Search This Blog

Tuesday, October 14, 2014

#RemoteWorking: Unleashing the Power of You

First published Oct, 2014, on WorkIntelligently, Ricoh.

The new world of work looks a lot less like the traditional corner office.

Today, the idea of mobile workers is commonplace. 

But it hasn’t always been that way. Let’s take a trip down memory lane and see where the idea came from — and from there we’ll look at where it’s headed in the future.

The Day Before Yesterday: The Telecommuter

To ease the pain of physical commutes, some companies started letting employees work from home occasionally. A person who worked in this manner was referred to as a “telecommuter,” “teleworker” or sometimes a “home-sourced” or “work-at-home” employee. They could process check runs, code medical bills, and do other computing chores from their kitchen tables; they could also access email and files and hop on conference calls when needed. Connecting remotely wasn’t always the smoothest thing in the world, but it worked well enough to be worthwhile.

Yesterday: The Remote Worker

Salespeople were the first to embrace life on the road, so it was they who first explored advanced tools for working remotely: cell phones, pagers, laptops, and battery-powered printers. Back then, configuring laptops to connect to corporate customer relationship management software or legacy accounting systems required significant IT resources.

And although a significant portion of their activity took place outside the company, remote workers were still anchored to their brick-and-mortar workflows. Indeed, they had a laptop AND a desktop computer “back in the office,” where attending meetings in person was still expected.

Hard-copy orders and leasing paperwork had to find their way to accounting for processing. Paper invoices might need to be hand-delivered, and checks were mailed.

Again, this worked well enough. But there was a better way.

Today: Mobile Workers

Now the notion of performing general office tasks outside the office is nothing special. Mobile workers are not only ubiquitous but expected: If your company doesn’t have or can’t accommodate them, you’re not really running with the pack. The triple threat of personal technology (cell coverage and ubiquitous Wi-Fi), cloud technology and efficient software applications aren’t destroying the office environment — on the contrary, they’re enabling decisions to be made in the field.

Our devices put us in touch with the entire business ecosystem. Quotes are emailed to customers, approved, returned, and forwarded to accounting from our tablet, whether we’re in the conference room or at the beach. We can talk to clients and prospects from anywhere and we can get online — from the Starbucks parking lot if we want.

“In-Person” Is the Exception

The biggest improvement for today’s mobile workers is the capability, from anywhere, to fully participate in the organizational workflow. Instead of printing and handing in paperwork, the entire order process can be handled on the laptop.

This is key.

Today, there’s little to no reason for person-to-person contact. This isn’t to say it has no value — if anything, the ubiquity of mobile workers elevates personal contact into something special and valuable. In-person meetings are more significant and imbued with greater purpose and meaning.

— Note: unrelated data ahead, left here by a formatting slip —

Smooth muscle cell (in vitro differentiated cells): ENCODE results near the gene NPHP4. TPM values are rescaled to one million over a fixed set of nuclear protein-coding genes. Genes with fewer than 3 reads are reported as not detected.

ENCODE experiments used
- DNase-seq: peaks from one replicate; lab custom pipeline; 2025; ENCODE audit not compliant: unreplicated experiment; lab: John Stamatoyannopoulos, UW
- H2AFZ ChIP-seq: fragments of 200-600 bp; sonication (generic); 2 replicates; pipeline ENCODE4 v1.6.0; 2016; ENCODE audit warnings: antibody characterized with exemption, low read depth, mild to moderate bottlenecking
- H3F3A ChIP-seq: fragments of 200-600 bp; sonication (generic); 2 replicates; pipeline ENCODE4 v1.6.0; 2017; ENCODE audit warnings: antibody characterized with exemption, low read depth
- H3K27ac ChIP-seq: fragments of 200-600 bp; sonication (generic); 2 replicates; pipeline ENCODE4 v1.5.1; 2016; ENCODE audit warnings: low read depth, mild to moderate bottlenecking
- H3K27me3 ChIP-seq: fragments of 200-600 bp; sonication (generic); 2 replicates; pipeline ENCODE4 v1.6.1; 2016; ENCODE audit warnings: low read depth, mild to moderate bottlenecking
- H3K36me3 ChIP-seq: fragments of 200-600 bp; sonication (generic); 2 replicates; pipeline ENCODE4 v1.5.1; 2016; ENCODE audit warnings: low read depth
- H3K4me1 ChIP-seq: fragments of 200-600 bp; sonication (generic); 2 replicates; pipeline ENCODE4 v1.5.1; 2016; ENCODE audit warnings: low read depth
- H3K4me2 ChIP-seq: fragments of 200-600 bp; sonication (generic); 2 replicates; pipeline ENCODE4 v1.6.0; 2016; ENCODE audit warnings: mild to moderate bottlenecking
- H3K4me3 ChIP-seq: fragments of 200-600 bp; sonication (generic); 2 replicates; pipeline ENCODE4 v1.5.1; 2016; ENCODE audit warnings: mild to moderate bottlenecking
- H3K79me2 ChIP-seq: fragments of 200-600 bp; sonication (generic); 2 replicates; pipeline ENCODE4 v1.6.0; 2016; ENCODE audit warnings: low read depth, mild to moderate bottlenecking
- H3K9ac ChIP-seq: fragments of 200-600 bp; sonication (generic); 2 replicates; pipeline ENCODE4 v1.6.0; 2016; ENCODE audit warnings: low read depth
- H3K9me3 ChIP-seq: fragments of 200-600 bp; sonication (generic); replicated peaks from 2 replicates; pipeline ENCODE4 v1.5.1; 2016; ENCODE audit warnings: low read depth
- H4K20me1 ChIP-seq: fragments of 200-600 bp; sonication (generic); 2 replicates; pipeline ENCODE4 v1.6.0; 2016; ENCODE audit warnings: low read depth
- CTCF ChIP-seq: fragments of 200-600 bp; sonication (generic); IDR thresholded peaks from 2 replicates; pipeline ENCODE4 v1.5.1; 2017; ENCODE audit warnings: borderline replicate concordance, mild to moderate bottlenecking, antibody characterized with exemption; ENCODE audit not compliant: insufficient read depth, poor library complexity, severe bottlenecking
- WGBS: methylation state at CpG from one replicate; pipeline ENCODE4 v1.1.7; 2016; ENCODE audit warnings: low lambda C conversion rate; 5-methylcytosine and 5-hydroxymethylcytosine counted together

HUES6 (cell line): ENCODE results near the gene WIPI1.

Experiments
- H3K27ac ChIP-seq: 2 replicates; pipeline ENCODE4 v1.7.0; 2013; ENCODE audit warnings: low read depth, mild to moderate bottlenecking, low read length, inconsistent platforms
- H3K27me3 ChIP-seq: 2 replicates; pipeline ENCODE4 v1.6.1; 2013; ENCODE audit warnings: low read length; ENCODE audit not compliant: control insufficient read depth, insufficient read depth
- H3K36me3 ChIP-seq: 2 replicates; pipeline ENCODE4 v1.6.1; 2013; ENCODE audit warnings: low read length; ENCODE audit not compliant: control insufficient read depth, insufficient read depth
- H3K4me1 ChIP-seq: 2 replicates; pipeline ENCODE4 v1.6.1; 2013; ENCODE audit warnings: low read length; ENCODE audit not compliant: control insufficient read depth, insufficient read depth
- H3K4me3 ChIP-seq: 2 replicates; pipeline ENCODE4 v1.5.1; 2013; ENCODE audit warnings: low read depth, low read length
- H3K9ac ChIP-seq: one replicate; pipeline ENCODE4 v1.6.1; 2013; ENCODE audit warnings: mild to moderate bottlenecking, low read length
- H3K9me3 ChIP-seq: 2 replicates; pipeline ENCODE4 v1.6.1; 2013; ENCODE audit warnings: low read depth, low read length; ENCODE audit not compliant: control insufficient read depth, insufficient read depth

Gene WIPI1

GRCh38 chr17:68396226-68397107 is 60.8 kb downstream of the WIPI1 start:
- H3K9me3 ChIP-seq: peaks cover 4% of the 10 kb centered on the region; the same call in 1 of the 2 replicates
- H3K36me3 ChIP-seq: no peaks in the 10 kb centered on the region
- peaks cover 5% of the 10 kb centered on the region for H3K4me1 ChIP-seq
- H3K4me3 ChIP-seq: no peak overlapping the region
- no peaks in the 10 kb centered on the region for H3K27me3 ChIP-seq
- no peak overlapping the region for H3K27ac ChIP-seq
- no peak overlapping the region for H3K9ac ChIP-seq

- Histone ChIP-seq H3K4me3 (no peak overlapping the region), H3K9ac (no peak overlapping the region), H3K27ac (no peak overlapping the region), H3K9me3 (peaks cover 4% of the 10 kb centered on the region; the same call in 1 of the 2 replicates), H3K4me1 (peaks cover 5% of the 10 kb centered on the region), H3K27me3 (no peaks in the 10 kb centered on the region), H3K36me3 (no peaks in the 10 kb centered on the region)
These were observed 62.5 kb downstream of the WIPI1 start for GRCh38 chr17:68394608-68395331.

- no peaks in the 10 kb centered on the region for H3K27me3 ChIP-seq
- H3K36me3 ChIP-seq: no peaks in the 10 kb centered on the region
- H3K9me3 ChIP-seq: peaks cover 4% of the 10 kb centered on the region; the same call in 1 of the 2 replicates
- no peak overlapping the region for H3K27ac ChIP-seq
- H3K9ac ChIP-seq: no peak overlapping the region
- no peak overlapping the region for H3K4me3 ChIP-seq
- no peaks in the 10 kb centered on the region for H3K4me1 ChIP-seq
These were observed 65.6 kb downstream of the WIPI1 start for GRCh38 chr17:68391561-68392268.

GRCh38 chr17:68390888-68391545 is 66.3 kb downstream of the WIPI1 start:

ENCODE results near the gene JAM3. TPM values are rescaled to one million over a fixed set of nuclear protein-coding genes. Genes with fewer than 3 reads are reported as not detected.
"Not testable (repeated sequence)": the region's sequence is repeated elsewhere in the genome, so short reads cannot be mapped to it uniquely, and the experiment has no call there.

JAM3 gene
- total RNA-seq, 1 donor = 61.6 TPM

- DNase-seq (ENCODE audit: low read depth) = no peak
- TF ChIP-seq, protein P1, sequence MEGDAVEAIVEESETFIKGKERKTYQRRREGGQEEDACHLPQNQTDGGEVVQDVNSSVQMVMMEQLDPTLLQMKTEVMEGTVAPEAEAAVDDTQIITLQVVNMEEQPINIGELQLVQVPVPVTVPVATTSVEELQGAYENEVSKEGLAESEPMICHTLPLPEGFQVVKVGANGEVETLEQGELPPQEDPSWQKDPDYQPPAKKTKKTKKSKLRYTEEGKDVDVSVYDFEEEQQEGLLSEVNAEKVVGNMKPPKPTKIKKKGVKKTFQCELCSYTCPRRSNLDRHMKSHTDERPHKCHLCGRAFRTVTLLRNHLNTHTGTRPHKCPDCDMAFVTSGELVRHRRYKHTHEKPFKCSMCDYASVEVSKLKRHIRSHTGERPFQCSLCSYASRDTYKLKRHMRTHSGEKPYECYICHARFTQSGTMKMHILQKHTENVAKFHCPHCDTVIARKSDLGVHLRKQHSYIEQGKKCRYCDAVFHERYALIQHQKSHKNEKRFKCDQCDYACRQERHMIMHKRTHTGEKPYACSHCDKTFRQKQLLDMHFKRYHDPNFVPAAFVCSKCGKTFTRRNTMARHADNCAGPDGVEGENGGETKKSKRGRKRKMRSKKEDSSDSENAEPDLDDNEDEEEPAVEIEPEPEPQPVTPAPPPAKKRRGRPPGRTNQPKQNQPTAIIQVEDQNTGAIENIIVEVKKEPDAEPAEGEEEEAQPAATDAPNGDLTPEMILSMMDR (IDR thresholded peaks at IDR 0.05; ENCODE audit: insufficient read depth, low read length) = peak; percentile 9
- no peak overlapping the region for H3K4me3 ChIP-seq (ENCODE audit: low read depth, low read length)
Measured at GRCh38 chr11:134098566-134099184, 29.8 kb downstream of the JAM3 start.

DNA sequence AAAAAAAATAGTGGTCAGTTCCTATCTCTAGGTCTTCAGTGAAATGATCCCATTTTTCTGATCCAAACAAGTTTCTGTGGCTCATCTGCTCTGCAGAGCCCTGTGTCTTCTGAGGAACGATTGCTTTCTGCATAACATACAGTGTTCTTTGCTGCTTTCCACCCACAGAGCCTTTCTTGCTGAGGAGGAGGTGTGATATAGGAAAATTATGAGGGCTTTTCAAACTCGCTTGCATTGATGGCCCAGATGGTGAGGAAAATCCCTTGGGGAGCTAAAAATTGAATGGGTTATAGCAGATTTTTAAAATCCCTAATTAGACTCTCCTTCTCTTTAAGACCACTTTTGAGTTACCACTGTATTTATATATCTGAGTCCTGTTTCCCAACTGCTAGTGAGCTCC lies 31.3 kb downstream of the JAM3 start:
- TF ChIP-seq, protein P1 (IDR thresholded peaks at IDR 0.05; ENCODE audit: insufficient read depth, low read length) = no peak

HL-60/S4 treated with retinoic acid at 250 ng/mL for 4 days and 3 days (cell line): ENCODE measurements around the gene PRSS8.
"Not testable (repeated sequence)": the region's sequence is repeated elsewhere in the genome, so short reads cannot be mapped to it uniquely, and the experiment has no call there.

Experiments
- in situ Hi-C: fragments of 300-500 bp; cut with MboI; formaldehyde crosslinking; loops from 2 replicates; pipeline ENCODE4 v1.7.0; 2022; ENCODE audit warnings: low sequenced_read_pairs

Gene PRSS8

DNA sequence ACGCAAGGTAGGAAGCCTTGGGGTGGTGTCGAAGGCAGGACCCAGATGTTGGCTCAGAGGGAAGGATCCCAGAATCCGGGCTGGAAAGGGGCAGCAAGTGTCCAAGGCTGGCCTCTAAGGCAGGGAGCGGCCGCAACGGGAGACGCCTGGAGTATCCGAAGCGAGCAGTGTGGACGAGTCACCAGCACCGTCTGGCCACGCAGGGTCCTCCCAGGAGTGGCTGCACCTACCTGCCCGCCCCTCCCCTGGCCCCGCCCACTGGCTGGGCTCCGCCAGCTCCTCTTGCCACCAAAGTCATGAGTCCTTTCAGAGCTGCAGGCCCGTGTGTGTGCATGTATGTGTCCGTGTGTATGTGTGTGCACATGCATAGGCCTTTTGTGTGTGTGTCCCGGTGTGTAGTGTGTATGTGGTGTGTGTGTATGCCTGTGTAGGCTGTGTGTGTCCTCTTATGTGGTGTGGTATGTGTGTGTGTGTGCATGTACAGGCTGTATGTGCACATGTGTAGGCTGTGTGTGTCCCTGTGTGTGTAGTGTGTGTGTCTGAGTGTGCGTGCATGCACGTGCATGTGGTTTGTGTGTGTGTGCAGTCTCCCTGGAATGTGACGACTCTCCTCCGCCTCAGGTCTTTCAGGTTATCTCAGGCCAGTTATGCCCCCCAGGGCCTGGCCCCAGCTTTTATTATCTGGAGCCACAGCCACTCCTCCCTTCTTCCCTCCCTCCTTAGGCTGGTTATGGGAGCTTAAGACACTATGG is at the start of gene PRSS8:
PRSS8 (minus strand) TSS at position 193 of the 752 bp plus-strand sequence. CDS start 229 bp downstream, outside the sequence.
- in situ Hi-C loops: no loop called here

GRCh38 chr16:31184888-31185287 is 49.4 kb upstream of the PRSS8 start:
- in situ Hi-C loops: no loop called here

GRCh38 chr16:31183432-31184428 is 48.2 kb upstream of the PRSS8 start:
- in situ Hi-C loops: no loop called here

Is there a downside to less face-to-face collaboration? How can we be creative when we’re hundreds of miles apart?

Plenty of ways, some of which we haven’t even imagined yet. The tools are in the palm of our hands. Just as workers before us transitioned from typewriters to PCs, so shall we transform our creative processes in the new world of work.

Tomorrow: The Unleashed Worker

As our physical limitations melt away, now we can ask ourselves a really big question: If I can process all this information and complete tasks for one company, why not many?

Imagine a world where the payroll expert processes invoices from her home (yeah, I mixed functions between A/P and PR) — and also does so for six different companies. Think about multiple manufacturing companies working with a service that processes raw material orders, or a global team of engineers designing bridges in the U.S. Once the designs and job are approved, construction management could be achieved with both on-the-ground assets and remote, untethered project managers — managers who are watching multiple enterprises around the globe.

"If I can process all this information and complete tasks for one company, why not many?"

The most significant evolution is having access to capable applications and data, in real-time, from any connected device, anywhere. Another evolution: the real-time collection, calculation, and presentation of data models, from the cloud to our palm. In this exciting era of data crunching and information sharing, it can take workers mere seconds to make decisions and take actions that once took weeks. These are key components of information mobility, and by extension, your business’s strategy for success in the coming years.


Mobile workers will completely reinvent our concept of the office. In the new world of work, we will have the choice to work anywhere, from a cubicle to the beach. Technology’s incessant march forward will open more and more opportunities to make contact and collaborate in creative ways. That’s good news — not just for mobile workers, but for businesses as well.

Postscript - A funny thing happened on the way to Freedom

The Way is Circular - everything repeats.  In 2017, the personal touch is coming back.  Face-to-face meetings hold more importance than they did just two years ago.  Today, the cold call is back, having the gumption to walk into a reception area, unannounced, is a talent.

When it's rare to see people, seeing people is more of a joy.

Click to email me.

No comments:

Post a Comment

Contact Me

Greg Walters, Incorporated